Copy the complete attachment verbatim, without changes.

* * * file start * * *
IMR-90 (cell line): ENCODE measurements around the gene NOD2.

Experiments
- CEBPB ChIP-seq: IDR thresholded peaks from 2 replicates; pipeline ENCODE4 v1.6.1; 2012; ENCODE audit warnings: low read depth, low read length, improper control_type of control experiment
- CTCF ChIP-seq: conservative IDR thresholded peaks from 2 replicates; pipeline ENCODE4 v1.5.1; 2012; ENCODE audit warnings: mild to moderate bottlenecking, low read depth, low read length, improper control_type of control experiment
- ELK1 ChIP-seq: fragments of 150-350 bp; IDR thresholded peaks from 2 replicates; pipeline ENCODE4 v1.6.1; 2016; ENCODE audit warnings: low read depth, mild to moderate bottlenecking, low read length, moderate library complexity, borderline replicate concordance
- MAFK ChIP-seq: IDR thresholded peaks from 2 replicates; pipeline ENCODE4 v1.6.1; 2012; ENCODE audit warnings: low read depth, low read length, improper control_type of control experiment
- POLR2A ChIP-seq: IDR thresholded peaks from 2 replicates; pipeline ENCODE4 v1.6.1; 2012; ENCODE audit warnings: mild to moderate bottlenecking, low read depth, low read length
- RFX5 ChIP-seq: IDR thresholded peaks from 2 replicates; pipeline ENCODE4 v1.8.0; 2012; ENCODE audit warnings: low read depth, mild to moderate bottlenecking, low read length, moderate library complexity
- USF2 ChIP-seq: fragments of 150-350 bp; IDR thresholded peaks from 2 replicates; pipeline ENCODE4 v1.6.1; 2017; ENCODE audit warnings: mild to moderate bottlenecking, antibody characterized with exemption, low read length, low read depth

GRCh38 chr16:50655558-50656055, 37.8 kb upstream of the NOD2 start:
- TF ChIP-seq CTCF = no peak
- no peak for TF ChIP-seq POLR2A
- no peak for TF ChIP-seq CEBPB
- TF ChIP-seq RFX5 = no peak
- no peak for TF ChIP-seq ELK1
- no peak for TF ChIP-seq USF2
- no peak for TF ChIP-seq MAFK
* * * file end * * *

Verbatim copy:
IMR-90 (cell line): ENCODE measurements around the gene NOD2.

Experiments
- CEBPB ChIP-seq: IDR thresholded peaks from 2 replicates; pipeline ENCODE4 v1.6.1; 2012; ENCODE audit warnings: low read depth, low read length, improper control_type of control experiment
- CTCF ChIP-seq: conservative IDR thresholded peaks from 2 replicates; pipeline ENCODE4 v1.5.1; 2012; ENCODE audit warnings: mild to moderate bottlenecking, low read depth, low read length, improper control_type of control experiment
- ELK1 ChIP-seq: fragments of 150-350 bp; IDR thresholded peaks from 2 replicates; pipeline ENCODE4 v1.6.1; 2016; ENCODE audit warnings: low read depth, mild to moderate bottlenecking, low read length, moderate library complexity, borderline replicate concordance
- MAFK ChIP-seq: IDR thresholded peaks from 2 replicates; pipeline ENCODE4 v1.6.1; 2012; ENCODE audit warnings: low read depth, low read length, improper control_type of control experiment
- POLR2A ChIP-seq: IDR thresholded peaks from 2 replicates; pipeline ENCODE4 v1.6.1; 2012; ENCODE audit warnings: mild to moderate bottlenecking, low read depth, low read length
- RFX5 ChIP-seq: IDR thresholded peaks from 2 replicates; pipeline ENCODE4 v1.8.0; 2012; ENCODE audit warnings: low read depth, mild to moderate bottlenecking, low read length, moderate library complexity
- USF2 ChIP-seq: fragments of 150-350 bp; IDR thresholded peaks from 2 replicates; pipeline ENCODE4 v1.6.1; 2017; ENCODE audit warnings: mild to moderate bottlenecking, antibody characterized with exemption, low read length, low read depth

GRCh38 chr16:50655558-50656055, 37.8 kb upstream of the NOD2 start:
- TF ChIP-seq CTCF = no peak
- no peak for TF ChIP-seq POLR2A
- no peak for TF ChIP-seq CEBPB
- TF ChIP-seq RFX5 = no peak
- no peak for TF ChIP-seq ELK1
- no peak for TF ChIP-seq USF2
- no peak for TF ChIP-seq MAFK